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From the Publisher: Sunset Boulevard

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Published March 30, 2022 at 10:00 a.m.
Updated April 26, 2022 at 4:32 p.m.


Sunset over Lake Champlain - PAULA ROUTLY ©️ SEVEN DAYS
  • Paula Routly ©️ Seven Days
  • Sunset over Lake Champlain

What do John Brumsted, Rita Markley and Jeanne Collins have in common — other than very long job titles at the University of Vermont Health Network, Committee on Temporary Shelter and Rutland Northeast Supervisory Union, respectively?

The same thing that ties former Vermont medical examiner Steven Shapiro, Main Street Landing "redeveloper" Melinda Moulton, TV meteorologists Tom Messner and Sharon Meyer, and state representative and Winooski city councilor Hal Colston.

All are high-profile Vermonters who have retired — or announced plans to retire — during the pandemic.

At first I thought I was imagining an increase in the number of semi-senior leaders leaving the workforce. Most of these people are around my age, 61, and they've been making headlines for the 30-plus years I've been a journalist; of course I'm going to notice their names.

But national data confirm more of us are giving up work earlier than planned — in some cases, altogether. Analysis by the Pew Research Center, which tracks this stuff, shows that in September 2021, 50.3 percent of U.S. adults ages 55 and older said they were out of the labor force due to retirement. Two years earlier, before the onset of the pandemic, it was 48.1 percent. Countrywide, a 2.2 percent increase amounts to a "silver tsunami."

In Vermont, population 645,000, that means 14,190 more retirees might be strolling contentedly on the Burlington bike path on a weekday afternoon. The numbers are likely higher, in fact, because the state skews older — more of its residents are in the affected age range.

As I prepared to write this column for our annual Money & Retirement Issue, I emailed Seven Days staffers, asking for local examples of the trend. Art director Diane Sullivan replied: "Not big-name or pandemic-related, but my vet, mechanic, eye doctor and physician all retired at about the same time. That was something. I don't think I'll be retiring 'til I'm dead."

Why the exodus? Beyond baby boomer demographics, I have some theories. Vermont is a hard place to make a living. In some sectors, the pandemic — and resulting staffing and business challenges — made it next to impossible. The situation demanded an investment of energy and innovation that many workers and employers of a certain age weren't willing to make. And being stuck at home for two years, facing down the last chapter of your life, has a way of changing your priorities.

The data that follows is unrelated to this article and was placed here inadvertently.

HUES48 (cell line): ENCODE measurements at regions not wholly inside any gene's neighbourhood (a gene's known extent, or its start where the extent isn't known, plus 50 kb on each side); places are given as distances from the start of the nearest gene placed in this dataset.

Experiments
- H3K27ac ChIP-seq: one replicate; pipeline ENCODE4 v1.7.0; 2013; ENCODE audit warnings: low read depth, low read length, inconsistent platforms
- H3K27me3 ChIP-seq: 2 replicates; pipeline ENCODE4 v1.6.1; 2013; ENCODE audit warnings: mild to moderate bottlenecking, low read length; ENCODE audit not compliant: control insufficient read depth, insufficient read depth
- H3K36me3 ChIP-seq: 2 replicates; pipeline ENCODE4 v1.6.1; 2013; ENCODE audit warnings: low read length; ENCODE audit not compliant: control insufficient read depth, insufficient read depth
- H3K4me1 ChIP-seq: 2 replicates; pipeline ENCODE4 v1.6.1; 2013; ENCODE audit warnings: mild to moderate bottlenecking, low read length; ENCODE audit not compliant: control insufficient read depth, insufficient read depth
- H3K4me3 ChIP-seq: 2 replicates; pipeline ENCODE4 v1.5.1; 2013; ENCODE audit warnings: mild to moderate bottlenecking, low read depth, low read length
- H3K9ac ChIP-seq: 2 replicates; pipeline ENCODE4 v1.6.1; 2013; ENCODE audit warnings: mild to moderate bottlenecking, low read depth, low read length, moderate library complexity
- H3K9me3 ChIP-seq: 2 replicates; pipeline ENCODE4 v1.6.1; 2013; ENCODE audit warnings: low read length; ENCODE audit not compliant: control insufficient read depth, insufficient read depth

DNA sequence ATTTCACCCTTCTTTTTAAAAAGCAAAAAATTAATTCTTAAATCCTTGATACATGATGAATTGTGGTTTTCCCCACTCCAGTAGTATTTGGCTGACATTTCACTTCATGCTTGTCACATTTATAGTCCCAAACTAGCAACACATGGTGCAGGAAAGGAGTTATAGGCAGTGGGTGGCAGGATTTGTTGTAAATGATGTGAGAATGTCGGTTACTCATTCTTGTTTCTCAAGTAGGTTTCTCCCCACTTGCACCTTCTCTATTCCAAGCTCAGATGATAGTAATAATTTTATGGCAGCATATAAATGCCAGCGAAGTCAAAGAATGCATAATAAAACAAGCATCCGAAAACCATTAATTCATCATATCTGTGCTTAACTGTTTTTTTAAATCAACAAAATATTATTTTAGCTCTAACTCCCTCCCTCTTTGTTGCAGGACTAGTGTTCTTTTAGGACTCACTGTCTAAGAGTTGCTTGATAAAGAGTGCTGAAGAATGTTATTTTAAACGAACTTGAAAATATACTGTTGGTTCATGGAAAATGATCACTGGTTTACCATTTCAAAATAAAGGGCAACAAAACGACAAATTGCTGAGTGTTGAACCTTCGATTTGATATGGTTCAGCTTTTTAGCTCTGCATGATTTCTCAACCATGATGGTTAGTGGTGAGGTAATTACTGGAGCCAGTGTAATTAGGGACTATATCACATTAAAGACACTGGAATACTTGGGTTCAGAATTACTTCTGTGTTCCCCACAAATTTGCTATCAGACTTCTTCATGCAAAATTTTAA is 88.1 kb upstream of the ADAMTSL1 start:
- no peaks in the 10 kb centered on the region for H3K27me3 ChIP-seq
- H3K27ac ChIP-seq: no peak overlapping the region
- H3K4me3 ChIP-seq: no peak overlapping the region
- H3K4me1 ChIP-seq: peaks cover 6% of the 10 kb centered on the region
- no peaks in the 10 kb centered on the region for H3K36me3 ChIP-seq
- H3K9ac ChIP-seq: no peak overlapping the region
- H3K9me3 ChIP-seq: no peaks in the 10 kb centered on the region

Of course, you need money to stop working. In a story from last November, Pew reported that many older adults have profited from the pandemic — that is, household wealth has been rising since the onset, leaving them better off financially than their predecessors during the Great Recession. During that economic downturn, from December 2007 to June 2009, many seniors had to postpone their retirements.

Recent rising inflation could have the same effect, slowing the plans of Vermonters who are starting to think about riding into the sunset.

Last week, while walking home from the chiropractor, I ran into the Flynn's founding executive director, Andrea Rogers, my first boss in Burlington. I worked for her in the early '80s, when the performing arts center was getting off the ground, and I profiled her for Seven Days in 2009, the year she announced her retirement after three decades running the place.

She had been incredibly honest in the interview for that story. "I'm not at my best anymore," she told me then, when she was 69. "I started forgetting people's names. I'll have a really great conversation with somebody and, three days later, I've totally forgotten it. What makes you good at this job is that you build on every connection you make."

I admired and learned from Rogers but never considered her a contemporary. The 20 years between us seemed vast then. Now, not so much. We chatted about old times and our respective ailments on the corner of South Union and Cliff streets. She mentioned a recent hospital visit so, when we parted, I offered to help her across the street. "I should help you across the street," she shot back playfully — a reference to my bad back.

With that, we promised to have lunch some day and went our separate ways, choosing each step very carefully.